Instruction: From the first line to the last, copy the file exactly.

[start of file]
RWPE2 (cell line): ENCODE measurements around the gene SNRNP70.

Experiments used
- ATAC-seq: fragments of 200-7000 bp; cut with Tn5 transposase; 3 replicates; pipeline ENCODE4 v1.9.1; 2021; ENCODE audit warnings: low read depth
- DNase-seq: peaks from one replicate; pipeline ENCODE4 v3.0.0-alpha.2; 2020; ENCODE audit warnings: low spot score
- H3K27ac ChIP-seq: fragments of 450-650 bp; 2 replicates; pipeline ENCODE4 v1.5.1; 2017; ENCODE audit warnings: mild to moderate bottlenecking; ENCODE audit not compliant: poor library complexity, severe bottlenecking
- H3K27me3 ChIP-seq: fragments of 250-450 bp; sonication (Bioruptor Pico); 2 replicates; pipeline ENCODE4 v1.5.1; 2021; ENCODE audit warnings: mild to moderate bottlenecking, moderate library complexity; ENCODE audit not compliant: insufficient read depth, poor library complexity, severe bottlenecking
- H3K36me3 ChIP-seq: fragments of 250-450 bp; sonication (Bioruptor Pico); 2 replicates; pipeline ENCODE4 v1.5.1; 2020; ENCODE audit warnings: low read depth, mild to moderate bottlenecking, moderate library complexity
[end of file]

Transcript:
RWPE2 (cell line): ENCODE measurements around the gene SNRNP70.

Experiments used
- ATAC-seq: fragments of 200-7000 bp; cut with Tn5 transposase; 3 replicates; pipeline ENCODE4 v1.9.1; 2021; ENCODE audit warnings: low read depth
- DNase-seq: peaks from one replicate; pipeline ENCODE4 v3.0.0-alpha.2; 2020; ENCODE audit warnings: low spot score
- H3K27ac ChIP-seq: fragments of 450-650 bp; 2 replicates; pipeline ENCODE4 v1.5.1; 2017; ENCODE audit warnings: mild to moderate bottlenecking; ENCODE audit not compliant: poor library complexity, severe bottlenecking
- H3K27me3 ChIP-seq: fragments of 250-450 bp; sonication (Bioruptor Pico); 2 replicates; pipeline ENCODE4 v1.5.1; 2021; ENCODE audit warnings: mild to moderate bottlenecking, moderate library complexity; ENCODE audit not compliant: insufficient read depth, poor library complexity, severe bottlenecking
- H3K36me3 ChIP-seq: fragments of 250-450 bp; sonication (Bioruptor Pico); 2 replicates; pipeline ENCODE4 v1.5.1; 2020; ENCODE audit warnings: low read depth, mild to moderate bottlenecking, moderate library complexity